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Plane Mighty Mini Sea Duck 1.2

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Type
Build Plan (PDF, AI, etc.)
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At Flite Fest 2019 there was a gentleman who was flying around a 60% Sea Duck he had built. He didn’t have plans for it and told me he had just printed out a set of scaled down plans and “winged it” as he was building. Ever since I saw it, I knew I one day needed to build one.

Last fall I decide to modify the plans and build one for myself. I have gone through 3 variations of the plane to date, and believe I have all the kinks worked out.

The plane flies amazingly. With A-pack motors it is super docile and a nice easy lazy flyer. If you put F-pack motors in, it can slow down and fly docile, or you can turn it up and do loops and rolls to your heart’s content. Both motor configurations allow for easy take-off from land, water or snow.

I fly the plane with a 3s2200 on F-pack motors. With a 6 min flight I generally have a little over 50% battery remaining. When I tried to fly with a 3s850 and 3s1500 I had to move the battery pretty far forward to get the CG to balance.

Specifications:
  • 3’-0” Wingspan x 2’-5” Long
  • Building Materials:
  • 3 sheets of foam board
  • 2 popsicle sticks
  • 1 wood bbq skewer
  • 3 FT mini control horns
  • 2 FT mini firewalls
  • Y-Power harness (if using 4 channel receiver)
  • Up to 3 servo wire extenders
  • 4 channel receiver minimum
  • FT A-pack or F-pack Motors & ESC’s
  • (3) 5g servos
  • 5x3 3-blade props
  • 3s 850mah to 3s 2200mah battery
Build Notes:
When building the plane, follow the FT build video for the full-size plane. The only 4 differences between the Mini and Full-Size builds:
  • The wing spar is a single piece in lieu of 3 pieces. This should be mounted with the U spar in the upright orientation.
  • The aileron servos are mounted 90 degrees from the full-size version with the wires facing the fuselage.
  • In the pontoons there are only single spacers on each side of the strut instead of double.
  • On the fuselage rear bulkhead, there is a partial depth cut line ¾” from the bottom. When installing this, do not glue above that line as with the small top hatch, it is tough to access/mount the receiver in this plane, so I left this as an access hatch for that purpose. It stays closed with friction.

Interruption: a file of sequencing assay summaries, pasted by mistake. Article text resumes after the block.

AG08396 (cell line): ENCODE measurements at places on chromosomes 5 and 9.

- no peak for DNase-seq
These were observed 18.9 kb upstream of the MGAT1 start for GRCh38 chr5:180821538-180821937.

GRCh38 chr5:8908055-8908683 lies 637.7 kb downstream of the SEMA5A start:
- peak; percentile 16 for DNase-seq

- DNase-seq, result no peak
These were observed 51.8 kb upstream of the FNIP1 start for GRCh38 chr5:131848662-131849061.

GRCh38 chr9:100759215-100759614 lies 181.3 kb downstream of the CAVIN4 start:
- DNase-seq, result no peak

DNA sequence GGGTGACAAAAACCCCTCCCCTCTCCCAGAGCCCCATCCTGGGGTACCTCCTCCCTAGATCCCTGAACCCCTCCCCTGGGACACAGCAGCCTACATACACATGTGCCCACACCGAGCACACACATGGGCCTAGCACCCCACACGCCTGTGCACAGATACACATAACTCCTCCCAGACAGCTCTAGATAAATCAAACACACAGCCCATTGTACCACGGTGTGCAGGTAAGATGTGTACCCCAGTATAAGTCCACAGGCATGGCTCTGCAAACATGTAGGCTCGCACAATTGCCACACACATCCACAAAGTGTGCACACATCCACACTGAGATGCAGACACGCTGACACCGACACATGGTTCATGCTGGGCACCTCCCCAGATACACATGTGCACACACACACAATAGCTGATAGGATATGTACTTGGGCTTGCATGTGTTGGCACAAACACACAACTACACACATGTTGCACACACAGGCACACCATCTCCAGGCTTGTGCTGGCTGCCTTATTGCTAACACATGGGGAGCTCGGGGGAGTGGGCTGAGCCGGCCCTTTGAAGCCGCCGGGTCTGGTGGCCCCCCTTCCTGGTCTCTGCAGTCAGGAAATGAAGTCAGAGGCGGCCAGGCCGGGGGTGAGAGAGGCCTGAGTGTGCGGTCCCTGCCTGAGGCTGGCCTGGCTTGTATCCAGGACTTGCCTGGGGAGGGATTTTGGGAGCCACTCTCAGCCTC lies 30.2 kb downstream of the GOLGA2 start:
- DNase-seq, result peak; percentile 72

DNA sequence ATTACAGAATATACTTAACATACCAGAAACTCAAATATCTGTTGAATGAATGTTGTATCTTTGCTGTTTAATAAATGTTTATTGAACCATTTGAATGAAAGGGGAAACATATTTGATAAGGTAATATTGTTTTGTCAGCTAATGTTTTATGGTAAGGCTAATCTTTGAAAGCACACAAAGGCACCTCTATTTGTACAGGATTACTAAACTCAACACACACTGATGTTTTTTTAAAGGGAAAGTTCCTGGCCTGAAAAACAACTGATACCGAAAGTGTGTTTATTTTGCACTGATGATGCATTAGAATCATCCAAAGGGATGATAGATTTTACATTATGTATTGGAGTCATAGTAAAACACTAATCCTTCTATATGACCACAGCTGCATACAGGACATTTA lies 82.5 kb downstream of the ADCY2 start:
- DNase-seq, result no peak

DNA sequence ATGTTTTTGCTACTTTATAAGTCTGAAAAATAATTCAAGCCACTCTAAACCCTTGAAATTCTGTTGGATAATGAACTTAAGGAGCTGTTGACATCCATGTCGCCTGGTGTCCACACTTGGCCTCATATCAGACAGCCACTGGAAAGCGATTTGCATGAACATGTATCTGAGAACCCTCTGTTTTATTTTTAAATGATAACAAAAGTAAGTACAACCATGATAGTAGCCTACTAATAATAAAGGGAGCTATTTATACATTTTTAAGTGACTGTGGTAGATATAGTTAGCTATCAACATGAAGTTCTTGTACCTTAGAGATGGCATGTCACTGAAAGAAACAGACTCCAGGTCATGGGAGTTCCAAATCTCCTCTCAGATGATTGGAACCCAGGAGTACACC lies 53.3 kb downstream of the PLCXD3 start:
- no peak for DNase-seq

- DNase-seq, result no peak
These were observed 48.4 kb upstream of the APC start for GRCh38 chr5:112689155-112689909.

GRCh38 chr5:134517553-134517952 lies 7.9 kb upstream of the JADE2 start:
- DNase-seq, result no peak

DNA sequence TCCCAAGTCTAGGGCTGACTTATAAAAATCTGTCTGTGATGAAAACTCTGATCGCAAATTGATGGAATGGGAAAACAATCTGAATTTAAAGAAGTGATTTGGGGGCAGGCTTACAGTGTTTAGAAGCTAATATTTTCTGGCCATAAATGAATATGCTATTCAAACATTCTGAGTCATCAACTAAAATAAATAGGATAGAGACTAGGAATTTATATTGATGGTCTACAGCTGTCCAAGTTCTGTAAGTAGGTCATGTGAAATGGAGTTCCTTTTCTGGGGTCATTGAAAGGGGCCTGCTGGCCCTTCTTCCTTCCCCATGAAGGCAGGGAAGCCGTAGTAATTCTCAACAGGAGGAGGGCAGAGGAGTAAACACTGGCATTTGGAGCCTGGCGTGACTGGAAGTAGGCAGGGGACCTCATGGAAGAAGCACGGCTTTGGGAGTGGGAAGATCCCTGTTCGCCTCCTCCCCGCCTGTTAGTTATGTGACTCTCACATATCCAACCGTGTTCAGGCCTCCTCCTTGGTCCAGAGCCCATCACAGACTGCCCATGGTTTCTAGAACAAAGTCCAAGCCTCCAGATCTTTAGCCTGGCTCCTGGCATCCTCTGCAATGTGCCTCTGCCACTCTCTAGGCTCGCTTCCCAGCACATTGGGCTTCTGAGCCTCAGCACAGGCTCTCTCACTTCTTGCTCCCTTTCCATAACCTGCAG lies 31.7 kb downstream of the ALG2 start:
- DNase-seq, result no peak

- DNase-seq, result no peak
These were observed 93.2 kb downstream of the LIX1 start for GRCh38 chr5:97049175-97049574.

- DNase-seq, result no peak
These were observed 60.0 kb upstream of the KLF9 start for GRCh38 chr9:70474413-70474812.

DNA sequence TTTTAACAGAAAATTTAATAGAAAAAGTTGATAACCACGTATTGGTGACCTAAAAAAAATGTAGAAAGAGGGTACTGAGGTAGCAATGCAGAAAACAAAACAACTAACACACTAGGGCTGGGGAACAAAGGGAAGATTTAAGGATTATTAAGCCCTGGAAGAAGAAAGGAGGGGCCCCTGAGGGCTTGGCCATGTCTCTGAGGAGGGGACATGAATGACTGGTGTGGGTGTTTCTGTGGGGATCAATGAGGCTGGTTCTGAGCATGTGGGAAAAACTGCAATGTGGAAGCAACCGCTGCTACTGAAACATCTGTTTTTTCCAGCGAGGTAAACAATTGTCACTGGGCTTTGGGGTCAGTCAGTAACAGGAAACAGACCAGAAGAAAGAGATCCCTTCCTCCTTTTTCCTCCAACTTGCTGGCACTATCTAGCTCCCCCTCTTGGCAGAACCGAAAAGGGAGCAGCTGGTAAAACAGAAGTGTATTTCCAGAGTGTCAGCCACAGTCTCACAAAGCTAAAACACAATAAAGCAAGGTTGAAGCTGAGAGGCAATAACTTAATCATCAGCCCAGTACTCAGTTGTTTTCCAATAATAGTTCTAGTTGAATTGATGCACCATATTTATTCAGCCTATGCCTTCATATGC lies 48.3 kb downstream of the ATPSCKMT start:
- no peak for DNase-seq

The plans are laid out where you can install functioning rudders if you want. However, with the smaller nacelles it will be a challenge to fit the rudder and aileron servos in the same nacelle.

I designed 3D printed headlights and a nose cleat for the plane as those are iconic features of the Sea Duck to me. I have included these in the resource as a .stl file with the plans.



Design Notes:

When I scaled the plans to 60% I made the following changed for version 1.0:
  • Scale up/modify all cuts and folds to work again with the 3/16” foamboard.
  • Modify the size of the nacelles to work with the mini power pod.
  • Update the wing configuration to keep the same shape as the full size.

For version 1.0, the build went pretty easy by following the build video for the full-size plane. There were a few spots where some trimming /modifying was needed, but overall went together easy. The biggest issue was that when using the CG location from the full-size Sea Duck, the plane was very tail heavy. The CG ended up needing to move forward 3/8”.



Version 1.1 contained the following updates:
  • Updated the location of the CG indicators.
  • Increase the size of battery tray to allow for battery to be mounted further in the nose.
  • Update the wing spar to a single piece.
  • Added hinge point on rear hatch to allow for easier access to receiver.


Version 1.2 (current) contained the following updates:
  • Reconfigured aileron servos cutouts to allow for easier/cleaner installation.
  • Modified the size of pontoons for easier/cleaner build.
Author
Horseman3381
Downloads
86
Views
1,316
First release
Last update
Rating
5.00 star(s) 3 ratings

Latest reviews

Builds basically just like the original. Great job on the plans! Flies wonderfully on some old drone motors and 5" tri-blades.
A fun build and really enjoyable to fly. I lowered the battery tray and will probably go a little lower on the next build.
Wowee this is nice! The plans are legit, I am impressed and definitely going to build!
Thanks for sharing! Did you use regular Dollar tree foam or the waterproof stuff? Have you ever tried some of the Walmart foam?
Horseman3381
Horseman3381
Thanks! I appreciate the comment.

I used dollar tree foamboard in my test builds and in a display model I built for a friend. All the versions that ended up flying were built with FT waterproof foam.

I have never tried building planes from anything other than the FT/Adams readi-board. I have build other things out of other brands of foamboard, but never Walmart foamboard.